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Leicester City: Nine years of hurt ready to come to an end

Nigel Pearson has brought stability to Leicester. It’s that simple, and it’s why they’re in the mix at the top of the Championship.

Consistency is something they have craved for since relegation from the Premier League in 2002. Despite their quick return a year later, they didn’t last long and in 2004 they began their exile from the top. Since then, nine managers have come and gone, and it’s this inconsistency that has kept Leicester from ever mounting a serious promotion challenge. Step forward Nigel Pearson.

He actually stepped forward five years ago, when he guided the club back to the Championship after relegation, and in their first season back they finished fifth but lost out in the play-offs. Inexplicably he then left the club citing that he felt the club wanted rid of him. You can’t blame him though considering his successor, Paulo Sousa, was at both play-off games. It was an incredible amount of disrespect shown by Milan Mandaric. The Serb-American sold up to AFI in August 2010, and he finally left the club in February 2011. Following unsuccessful stints for Sousa and Sven-Goran Eriksson, Nigel Pearson was re-appointed and the club, two years later, look set for a promotion bid once again.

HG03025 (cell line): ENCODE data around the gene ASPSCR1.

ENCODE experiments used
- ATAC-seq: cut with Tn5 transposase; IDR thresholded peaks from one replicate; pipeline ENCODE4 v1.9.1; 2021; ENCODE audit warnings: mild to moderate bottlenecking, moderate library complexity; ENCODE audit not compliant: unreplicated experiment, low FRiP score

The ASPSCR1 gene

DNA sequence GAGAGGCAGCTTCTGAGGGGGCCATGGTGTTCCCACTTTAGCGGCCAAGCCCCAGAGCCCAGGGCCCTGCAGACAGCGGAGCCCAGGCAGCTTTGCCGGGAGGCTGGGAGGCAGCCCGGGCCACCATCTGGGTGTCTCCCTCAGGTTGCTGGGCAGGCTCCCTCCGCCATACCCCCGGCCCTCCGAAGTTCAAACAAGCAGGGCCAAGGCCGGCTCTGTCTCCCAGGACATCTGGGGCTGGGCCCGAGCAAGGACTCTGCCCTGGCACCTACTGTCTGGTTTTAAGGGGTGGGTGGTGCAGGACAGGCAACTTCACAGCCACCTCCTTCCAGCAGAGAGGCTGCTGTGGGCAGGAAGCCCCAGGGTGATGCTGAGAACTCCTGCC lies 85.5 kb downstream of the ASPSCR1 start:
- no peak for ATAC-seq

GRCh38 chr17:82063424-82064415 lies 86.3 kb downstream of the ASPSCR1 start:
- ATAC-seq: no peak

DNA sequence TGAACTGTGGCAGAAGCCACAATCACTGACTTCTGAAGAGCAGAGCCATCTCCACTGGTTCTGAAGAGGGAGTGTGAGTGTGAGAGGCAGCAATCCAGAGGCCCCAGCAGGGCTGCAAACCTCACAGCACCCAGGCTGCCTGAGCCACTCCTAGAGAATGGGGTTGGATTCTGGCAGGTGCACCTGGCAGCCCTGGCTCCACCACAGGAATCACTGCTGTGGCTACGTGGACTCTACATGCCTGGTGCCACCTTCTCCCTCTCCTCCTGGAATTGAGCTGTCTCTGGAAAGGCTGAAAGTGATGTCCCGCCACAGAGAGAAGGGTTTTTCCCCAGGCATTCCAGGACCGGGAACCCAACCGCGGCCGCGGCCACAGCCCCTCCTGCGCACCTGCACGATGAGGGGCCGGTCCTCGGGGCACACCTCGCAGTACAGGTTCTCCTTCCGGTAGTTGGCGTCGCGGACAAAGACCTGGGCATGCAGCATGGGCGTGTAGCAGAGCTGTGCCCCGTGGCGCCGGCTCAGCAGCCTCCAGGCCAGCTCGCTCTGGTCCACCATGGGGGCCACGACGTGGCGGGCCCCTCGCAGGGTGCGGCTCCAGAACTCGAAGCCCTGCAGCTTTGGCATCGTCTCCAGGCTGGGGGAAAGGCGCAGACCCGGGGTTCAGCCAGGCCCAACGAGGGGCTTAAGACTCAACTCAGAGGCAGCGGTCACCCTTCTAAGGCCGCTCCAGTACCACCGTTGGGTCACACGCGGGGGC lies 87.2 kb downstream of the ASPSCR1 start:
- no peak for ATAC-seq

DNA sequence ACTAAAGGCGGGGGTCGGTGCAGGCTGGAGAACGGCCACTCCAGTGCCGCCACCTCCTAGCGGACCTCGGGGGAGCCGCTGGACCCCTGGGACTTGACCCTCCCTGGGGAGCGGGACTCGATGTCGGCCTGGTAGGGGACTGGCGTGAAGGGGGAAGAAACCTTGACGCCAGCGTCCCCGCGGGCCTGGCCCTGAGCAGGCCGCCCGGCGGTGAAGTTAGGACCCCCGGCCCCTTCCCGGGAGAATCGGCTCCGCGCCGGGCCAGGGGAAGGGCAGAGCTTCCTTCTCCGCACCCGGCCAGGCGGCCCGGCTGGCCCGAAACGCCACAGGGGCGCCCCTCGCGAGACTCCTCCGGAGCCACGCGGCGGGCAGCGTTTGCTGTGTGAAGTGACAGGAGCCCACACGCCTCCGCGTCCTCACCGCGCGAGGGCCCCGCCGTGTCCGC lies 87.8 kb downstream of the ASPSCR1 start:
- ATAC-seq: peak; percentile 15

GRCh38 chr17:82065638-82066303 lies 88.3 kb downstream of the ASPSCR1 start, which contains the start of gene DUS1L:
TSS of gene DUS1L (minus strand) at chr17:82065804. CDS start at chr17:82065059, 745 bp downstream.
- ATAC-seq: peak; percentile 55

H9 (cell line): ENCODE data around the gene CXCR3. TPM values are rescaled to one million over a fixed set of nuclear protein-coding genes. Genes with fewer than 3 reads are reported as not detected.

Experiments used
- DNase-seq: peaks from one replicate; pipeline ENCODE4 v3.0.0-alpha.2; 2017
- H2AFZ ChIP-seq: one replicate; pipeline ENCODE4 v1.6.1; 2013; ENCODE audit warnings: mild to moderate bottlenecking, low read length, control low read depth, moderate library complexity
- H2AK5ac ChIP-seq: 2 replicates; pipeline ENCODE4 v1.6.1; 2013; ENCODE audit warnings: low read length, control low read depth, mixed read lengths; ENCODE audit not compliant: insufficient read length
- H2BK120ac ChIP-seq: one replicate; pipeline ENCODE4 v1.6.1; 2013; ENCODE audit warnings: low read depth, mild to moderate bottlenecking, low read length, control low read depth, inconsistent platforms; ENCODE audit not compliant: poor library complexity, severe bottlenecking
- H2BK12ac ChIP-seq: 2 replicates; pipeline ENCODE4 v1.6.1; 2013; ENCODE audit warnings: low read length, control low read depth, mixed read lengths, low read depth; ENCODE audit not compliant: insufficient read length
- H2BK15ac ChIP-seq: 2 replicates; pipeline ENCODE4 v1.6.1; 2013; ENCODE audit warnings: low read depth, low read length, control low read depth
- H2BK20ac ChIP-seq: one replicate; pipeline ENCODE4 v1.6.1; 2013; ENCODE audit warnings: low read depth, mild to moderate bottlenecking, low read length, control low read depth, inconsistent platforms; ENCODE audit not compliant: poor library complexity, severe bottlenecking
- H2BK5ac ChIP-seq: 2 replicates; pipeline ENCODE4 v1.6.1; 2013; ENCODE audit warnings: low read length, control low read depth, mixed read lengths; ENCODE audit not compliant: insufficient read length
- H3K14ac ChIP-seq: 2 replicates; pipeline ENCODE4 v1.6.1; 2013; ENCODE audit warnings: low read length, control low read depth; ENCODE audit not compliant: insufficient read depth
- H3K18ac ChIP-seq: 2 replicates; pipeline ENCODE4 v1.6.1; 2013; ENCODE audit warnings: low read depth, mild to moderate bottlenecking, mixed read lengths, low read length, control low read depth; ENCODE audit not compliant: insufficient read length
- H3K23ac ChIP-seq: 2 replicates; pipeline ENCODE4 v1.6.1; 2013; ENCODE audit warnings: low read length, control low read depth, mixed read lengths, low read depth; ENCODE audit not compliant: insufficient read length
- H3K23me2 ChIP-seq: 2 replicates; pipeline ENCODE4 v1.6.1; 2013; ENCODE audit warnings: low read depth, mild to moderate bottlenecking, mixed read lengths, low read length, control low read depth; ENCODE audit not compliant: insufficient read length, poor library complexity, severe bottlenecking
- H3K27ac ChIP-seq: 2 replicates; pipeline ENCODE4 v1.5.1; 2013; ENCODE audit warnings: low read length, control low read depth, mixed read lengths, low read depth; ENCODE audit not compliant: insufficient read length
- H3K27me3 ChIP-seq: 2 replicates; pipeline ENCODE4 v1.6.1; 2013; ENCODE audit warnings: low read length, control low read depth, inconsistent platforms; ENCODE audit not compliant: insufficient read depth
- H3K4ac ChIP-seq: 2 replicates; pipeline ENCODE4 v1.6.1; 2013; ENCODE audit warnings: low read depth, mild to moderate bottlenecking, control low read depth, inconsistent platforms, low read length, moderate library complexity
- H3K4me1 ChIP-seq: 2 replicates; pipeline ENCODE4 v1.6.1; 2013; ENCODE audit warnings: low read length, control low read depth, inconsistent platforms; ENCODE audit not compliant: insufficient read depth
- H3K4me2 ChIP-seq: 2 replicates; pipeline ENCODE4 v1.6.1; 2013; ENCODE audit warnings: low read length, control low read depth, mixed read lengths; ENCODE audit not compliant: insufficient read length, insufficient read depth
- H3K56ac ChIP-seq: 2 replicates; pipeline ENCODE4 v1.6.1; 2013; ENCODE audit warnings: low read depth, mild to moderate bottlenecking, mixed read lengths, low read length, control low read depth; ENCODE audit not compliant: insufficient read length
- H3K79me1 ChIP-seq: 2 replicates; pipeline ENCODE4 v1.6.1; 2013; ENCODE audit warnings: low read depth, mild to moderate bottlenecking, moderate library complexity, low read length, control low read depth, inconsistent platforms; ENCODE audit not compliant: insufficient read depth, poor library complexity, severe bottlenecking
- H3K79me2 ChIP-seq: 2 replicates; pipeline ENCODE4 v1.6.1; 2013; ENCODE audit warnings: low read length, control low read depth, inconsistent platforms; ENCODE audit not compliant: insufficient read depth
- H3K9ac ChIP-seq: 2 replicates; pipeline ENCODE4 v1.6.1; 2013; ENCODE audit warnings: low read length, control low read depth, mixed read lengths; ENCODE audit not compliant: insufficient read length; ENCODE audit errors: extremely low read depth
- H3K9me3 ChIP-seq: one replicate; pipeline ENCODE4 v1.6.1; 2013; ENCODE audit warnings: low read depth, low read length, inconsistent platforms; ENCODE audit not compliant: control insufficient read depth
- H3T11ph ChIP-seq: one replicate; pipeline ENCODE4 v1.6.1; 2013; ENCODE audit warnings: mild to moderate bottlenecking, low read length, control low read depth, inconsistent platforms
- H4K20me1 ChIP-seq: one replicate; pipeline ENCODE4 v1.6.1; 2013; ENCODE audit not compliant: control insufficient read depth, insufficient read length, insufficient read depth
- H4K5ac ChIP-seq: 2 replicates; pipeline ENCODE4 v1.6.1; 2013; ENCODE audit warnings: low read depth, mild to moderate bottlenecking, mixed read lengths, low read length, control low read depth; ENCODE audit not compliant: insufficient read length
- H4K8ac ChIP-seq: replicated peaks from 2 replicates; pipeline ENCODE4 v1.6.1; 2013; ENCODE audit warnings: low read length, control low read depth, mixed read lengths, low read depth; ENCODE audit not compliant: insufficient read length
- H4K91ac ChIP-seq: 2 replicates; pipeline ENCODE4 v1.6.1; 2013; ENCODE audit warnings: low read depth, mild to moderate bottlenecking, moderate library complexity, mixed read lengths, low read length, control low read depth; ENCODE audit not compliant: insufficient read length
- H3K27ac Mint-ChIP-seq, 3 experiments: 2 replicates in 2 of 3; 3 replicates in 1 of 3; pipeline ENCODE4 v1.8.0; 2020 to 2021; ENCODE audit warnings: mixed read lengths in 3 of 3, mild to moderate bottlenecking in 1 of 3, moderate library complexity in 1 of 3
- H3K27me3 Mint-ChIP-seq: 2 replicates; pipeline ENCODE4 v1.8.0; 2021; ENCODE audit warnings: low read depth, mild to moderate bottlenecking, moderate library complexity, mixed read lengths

david-nugent-leicester-croppedTheir squad shows the perfect model every Championship club should follow. It has the right mix of Championship experience in David Nugent, Andy King etc, combined with exciting youth prospects talents such as Manchester United graduates Matty James and Danny Drinkwater.

In David Nugent they have a goal-scorer, proven at this level. He’s not the only one though; the squad has plenty of goals in their side, which is why they are second top scorers in the league. Lloyd Dyer and Jamie Vardy are excellent at this level and all three will need to be on form to keep the chase up.

With Pearson’s recruitment focused on player drive, everyone in the squad gives their all to the cause, and it’s this mentality that will get them out of this league. Pearson has built a side that is textbook for promotion, and after nine long years, I expect they’ll be back amongst the big boys soon enough. Many might argue if the manager hadn’t left in the first place, Leicester would already be back in the Premier League, back where they belong.

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